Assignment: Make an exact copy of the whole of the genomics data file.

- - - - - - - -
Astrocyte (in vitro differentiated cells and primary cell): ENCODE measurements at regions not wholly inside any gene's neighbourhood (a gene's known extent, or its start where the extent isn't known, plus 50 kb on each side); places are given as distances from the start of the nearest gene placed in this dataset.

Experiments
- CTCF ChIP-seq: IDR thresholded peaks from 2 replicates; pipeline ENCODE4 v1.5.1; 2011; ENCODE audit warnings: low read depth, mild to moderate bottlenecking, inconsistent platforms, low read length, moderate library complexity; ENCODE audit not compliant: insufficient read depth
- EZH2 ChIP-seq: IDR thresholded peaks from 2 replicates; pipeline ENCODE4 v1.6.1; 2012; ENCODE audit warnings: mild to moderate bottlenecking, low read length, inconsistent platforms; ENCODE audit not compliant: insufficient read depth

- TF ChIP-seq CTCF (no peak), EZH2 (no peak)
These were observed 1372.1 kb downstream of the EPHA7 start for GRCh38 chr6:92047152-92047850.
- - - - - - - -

Astrocyte (in vitro differentiated cells and primary cell): ENCODE measurements at regions not wholly inside any gene's neighbourhood (a gene's known extent, or its start where the extent isn't known, plus 50 kb on each side); places are given as distances from the start of the nearest gene placed in this dataset.

Experiments
- CTCF ChIP-seq: IDR thresholded peaks from 2 replicates; pipeline ENCODE4 v1.5.1; 2011; ENCODE audit warnings: low read depth, mild to moderate bottlenecking, inconsistent platforms, low read length, moderate library complexity; ENCODE audit not compliant: insufficient read depth
- EZH2 ChIP-seq: IDR thresholded peaks from 2 replicates; pipeline ENCODE4 v1.6.1; 2012; ENCODE audit warnings: mild to moderate bottlenecking, low read length, inconsistent platforms; ENCODE audit not compliant: insufficient read depth

- TF ChIP-seq CTCF (no peak), EZH2 (no peak)
These were observed 1372.1 kb downstream of the EPHA7 start for GRCh38 chr6:92047152-92047850.